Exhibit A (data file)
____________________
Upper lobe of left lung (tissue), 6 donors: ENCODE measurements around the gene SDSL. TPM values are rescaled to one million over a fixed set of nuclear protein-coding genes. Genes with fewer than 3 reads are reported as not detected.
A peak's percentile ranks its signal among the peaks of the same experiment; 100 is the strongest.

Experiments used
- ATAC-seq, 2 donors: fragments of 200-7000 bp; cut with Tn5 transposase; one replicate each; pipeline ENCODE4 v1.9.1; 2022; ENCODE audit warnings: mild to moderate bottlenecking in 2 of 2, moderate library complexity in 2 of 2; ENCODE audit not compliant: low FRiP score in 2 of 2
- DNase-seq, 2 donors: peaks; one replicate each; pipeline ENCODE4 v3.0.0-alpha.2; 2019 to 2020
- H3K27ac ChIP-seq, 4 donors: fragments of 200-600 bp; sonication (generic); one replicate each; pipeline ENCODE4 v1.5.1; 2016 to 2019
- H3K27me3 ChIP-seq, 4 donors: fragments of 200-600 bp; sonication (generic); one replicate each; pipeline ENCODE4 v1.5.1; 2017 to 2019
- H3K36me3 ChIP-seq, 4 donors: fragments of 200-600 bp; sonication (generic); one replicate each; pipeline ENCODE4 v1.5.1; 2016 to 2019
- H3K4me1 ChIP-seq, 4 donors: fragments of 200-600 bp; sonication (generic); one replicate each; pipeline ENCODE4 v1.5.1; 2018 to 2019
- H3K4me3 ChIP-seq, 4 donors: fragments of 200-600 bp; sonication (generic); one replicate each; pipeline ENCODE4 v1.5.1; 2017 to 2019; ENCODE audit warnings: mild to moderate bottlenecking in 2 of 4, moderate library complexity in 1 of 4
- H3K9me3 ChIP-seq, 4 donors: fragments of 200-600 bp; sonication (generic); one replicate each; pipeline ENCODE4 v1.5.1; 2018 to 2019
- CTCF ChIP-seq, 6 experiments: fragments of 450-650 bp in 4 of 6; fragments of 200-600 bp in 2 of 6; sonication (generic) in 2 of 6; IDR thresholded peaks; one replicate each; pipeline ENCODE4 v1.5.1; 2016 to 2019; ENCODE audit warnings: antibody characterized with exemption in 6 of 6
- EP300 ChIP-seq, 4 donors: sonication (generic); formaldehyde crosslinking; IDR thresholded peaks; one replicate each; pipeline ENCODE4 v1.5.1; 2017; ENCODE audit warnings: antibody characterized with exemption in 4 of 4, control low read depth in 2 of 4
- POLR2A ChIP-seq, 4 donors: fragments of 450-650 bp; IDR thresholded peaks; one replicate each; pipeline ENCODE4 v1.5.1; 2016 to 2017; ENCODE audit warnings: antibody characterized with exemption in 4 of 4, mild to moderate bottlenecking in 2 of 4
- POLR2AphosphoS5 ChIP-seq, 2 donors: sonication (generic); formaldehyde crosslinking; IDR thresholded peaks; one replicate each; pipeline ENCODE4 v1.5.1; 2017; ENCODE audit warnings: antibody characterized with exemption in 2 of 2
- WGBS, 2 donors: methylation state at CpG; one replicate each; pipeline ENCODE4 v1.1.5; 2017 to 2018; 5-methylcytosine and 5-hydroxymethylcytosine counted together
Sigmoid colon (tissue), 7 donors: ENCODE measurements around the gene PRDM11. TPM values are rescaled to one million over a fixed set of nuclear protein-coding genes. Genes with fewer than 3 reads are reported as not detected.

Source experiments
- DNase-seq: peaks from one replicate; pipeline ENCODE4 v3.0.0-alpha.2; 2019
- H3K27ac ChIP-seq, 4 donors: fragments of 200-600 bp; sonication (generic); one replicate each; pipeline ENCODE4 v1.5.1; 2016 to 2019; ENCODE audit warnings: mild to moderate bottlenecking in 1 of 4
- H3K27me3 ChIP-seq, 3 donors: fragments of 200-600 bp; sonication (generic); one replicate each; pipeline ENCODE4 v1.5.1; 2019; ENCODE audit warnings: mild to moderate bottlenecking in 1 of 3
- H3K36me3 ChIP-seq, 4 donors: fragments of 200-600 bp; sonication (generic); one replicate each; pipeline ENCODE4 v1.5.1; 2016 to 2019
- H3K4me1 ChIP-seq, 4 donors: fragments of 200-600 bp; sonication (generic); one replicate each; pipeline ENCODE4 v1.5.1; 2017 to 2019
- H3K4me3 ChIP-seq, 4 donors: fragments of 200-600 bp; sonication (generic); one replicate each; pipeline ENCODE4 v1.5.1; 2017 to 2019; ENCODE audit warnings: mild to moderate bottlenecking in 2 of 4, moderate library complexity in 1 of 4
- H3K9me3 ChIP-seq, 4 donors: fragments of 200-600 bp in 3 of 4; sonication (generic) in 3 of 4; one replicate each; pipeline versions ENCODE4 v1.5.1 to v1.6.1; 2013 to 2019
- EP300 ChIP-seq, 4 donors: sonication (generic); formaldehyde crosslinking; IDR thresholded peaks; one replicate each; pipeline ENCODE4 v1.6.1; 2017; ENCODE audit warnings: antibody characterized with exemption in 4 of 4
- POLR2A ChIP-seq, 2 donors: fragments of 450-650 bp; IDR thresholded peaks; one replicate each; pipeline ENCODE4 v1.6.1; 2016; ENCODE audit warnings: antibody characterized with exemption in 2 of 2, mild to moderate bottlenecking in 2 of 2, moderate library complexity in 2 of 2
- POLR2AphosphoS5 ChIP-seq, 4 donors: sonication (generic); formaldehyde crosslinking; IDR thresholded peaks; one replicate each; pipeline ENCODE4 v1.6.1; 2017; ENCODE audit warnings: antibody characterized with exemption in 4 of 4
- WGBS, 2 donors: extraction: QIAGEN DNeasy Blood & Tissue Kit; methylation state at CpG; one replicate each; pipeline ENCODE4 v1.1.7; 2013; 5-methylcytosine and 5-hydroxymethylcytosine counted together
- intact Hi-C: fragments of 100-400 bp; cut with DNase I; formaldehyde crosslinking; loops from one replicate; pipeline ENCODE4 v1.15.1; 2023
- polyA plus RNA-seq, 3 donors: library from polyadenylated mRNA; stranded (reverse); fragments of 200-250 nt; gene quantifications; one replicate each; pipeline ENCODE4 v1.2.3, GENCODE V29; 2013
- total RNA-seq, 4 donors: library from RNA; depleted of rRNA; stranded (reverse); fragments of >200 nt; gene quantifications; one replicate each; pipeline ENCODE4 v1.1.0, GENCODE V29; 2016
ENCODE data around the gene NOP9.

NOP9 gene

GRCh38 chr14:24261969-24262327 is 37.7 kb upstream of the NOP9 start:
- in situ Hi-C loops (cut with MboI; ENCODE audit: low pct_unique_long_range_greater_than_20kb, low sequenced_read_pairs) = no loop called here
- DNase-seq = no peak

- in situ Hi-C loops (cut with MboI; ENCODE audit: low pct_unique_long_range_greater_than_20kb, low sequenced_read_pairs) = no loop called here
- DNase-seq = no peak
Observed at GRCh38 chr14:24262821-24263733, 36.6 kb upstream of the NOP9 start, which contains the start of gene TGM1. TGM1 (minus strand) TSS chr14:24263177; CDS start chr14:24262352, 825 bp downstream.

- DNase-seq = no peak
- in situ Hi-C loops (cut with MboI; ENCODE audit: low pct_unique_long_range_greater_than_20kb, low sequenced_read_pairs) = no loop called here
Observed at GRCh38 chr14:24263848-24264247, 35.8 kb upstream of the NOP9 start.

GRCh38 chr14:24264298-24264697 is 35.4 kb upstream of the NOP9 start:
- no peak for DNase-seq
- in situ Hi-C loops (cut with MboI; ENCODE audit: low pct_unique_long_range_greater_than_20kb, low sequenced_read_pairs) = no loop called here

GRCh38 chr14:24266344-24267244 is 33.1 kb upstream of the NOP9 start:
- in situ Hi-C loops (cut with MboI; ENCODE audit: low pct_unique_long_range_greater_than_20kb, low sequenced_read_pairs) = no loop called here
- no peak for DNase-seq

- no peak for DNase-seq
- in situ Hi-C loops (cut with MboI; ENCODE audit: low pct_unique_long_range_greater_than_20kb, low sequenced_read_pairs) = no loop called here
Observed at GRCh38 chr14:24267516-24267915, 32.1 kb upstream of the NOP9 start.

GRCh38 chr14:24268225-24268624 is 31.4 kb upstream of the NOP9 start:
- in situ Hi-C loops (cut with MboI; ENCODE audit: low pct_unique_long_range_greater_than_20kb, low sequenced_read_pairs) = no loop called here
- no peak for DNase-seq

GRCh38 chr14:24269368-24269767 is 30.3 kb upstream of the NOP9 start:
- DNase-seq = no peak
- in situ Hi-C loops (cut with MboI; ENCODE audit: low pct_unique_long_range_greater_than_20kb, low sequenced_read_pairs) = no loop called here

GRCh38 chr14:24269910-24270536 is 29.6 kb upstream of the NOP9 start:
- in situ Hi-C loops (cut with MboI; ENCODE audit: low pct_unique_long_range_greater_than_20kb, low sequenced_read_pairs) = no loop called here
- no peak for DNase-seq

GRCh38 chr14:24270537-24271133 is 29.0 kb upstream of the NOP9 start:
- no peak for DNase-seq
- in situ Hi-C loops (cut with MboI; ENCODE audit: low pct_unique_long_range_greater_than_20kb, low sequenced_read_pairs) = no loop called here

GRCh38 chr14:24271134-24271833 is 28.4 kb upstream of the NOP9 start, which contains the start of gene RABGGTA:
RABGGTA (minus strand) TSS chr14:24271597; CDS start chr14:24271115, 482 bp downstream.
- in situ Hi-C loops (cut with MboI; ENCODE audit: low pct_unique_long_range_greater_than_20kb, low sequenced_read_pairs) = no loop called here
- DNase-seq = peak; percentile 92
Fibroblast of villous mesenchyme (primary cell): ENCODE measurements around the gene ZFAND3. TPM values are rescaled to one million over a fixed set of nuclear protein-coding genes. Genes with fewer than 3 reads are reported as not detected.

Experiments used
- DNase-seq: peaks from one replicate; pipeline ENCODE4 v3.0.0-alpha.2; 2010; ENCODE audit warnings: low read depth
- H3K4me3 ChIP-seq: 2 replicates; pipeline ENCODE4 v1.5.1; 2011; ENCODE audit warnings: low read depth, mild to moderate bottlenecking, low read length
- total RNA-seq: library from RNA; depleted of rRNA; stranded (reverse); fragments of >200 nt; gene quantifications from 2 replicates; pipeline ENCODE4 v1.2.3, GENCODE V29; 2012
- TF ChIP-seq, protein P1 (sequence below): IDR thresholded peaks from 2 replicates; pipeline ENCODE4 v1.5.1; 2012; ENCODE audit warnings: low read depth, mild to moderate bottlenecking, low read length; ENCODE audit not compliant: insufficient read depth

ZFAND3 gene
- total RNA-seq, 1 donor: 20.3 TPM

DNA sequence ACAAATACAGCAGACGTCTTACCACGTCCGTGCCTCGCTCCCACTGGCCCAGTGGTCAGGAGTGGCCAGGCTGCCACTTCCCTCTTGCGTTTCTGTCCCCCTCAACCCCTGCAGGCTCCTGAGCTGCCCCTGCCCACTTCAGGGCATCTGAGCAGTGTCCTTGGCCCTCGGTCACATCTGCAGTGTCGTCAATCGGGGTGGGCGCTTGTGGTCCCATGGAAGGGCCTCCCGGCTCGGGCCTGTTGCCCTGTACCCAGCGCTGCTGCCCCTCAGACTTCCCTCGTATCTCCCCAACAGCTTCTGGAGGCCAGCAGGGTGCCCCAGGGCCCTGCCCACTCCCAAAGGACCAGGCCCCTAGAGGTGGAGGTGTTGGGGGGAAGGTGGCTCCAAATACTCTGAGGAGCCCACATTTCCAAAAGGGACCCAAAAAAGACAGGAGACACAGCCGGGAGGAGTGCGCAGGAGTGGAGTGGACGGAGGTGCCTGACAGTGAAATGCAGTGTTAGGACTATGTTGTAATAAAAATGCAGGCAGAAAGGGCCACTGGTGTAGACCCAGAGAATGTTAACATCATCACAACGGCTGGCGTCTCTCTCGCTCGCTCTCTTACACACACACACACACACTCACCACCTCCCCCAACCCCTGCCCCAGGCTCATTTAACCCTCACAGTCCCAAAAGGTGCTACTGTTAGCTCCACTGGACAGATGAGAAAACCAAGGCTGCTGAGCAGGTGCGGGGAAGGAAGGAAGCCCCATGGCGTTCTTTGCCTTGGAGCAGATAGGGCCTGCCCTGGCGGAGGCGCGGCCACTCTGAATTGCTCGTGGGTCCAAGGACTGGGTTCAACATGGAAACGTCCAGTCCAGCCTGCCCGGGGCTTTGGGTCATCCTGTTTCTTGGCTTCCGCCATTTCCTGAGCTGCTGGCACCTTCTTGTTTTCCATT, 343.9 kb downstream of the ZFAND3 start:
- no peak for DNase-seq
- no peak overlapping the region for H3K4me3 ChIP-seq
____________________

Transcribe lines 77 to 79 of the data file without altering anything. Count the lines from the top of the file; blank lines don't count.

DNA sequence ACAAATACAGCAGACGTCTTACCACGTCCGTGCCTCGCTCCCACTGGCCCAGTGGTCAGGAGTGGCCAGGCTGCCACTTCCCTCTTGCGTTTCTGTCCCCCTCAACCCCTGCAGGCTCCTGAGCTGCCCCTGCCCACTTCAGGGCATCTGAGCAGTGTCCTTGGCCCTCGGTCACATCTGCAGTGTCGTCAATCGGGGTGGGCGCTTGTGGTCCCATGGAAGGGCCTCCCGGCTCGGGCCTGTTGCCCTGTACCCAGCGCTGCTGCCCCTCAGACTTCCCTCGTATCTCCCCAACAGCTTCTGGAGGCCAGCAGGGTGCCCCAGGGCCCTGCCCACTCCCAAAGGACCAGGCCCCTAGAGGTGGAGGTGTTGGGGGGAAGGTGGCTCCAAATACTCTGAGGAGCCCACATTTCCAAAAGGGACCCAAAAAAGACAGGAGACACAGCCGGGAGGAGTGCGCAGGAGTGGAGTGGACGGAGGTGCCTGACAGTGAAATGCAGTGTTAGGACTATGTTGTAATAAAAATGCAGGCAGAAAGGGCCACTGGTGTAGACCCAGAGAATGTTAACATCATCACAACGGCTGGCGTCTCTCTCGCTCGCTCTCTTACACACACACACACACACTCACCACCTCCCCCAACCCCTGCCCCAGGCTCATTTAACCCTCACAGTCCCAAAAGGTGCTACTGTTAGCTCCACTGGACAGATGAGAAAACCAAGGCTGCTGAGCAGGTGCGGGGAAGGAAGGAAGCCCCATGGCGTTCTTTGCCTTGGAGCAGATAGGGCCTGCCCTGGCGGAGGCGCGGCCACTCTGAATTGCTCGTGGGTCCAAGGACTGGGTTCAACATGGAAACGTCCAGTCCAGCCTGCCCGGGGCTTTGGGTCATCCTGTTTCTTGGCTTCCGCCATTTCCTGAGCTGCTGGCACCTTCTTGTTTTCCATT, 343.9 kb downstream of the ZFAND3 start:
- no peak for DNase-seq
- no peak overlapping the region for H3K4me3 ChIP-seq